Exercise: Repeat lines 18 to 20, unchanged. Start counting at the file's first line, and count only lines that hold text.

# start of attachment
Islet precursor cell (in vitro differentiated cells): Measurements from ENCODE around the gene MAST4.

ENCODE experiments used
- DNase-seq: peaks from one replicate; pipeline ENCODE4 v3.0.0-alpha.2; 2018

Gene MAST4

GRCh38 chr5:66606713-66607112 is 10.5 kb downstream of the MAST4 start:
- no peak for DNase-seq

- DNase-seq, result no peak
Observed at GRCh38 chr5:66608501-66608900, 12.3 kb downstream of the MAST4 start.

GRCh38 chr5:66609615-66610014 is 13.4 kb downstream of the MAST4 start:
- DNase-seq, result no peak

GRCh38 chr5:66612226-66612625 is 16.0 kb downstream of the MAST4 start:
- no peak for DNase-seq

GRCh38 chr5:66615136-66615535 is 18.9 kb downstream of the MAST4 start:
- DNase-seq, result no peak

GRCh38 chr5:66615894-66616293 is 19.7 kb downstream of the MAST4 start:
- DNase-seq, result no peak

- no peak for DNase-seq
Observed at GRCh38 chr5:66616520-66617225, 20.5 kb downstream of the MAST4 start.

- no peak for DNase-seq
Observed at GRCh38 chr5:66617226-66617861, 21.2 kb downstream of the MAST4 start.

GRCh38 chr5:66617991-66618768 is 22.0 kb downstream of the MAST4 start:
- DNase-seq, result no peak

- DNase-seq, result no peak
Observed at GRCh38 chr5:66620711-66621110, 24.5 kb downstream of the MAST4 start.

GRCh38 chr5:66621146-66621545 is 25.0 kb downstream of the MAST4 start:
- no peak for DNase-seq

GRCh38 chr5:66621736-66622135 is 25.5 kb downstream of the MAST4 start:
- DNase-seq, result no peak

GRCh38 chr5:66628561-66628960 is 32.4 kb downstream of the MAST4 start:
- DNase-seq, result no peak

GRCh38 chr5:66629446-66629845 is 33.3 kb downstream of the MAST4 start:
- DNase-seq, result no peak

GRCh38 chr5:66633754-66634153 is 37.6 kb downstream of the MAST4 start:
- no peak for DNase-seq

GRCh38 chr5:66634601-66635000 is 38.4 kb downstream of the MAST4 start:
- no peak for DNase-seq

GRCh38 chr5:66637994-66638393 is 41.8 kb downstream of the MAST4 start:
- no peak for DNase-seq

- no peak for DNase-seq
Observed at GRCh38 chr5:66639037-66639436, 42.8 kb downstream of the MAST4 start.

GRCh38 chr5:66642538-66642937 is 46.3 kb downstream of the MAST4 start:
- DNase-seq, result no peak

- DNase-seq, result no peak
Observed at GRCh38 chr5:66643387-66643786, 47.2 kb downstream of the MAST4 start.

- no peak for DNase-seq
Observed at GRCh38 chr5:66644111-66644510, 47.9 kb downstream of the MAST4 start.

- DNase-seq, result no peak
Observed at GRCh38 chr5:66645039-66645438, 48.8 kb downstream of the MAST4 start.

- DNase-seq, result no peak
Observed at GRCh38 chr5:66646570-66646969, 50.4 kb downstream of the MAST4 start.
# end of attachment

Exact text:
Observed at GRCh38 chr5:66616520-66617225, 20.5 kb downstream of the MAST4 start.

- no peak for DNase-seq
Observed at GRCh38 chr5:66617226-66617861, 21.2 kb downstream of the MAST4 start.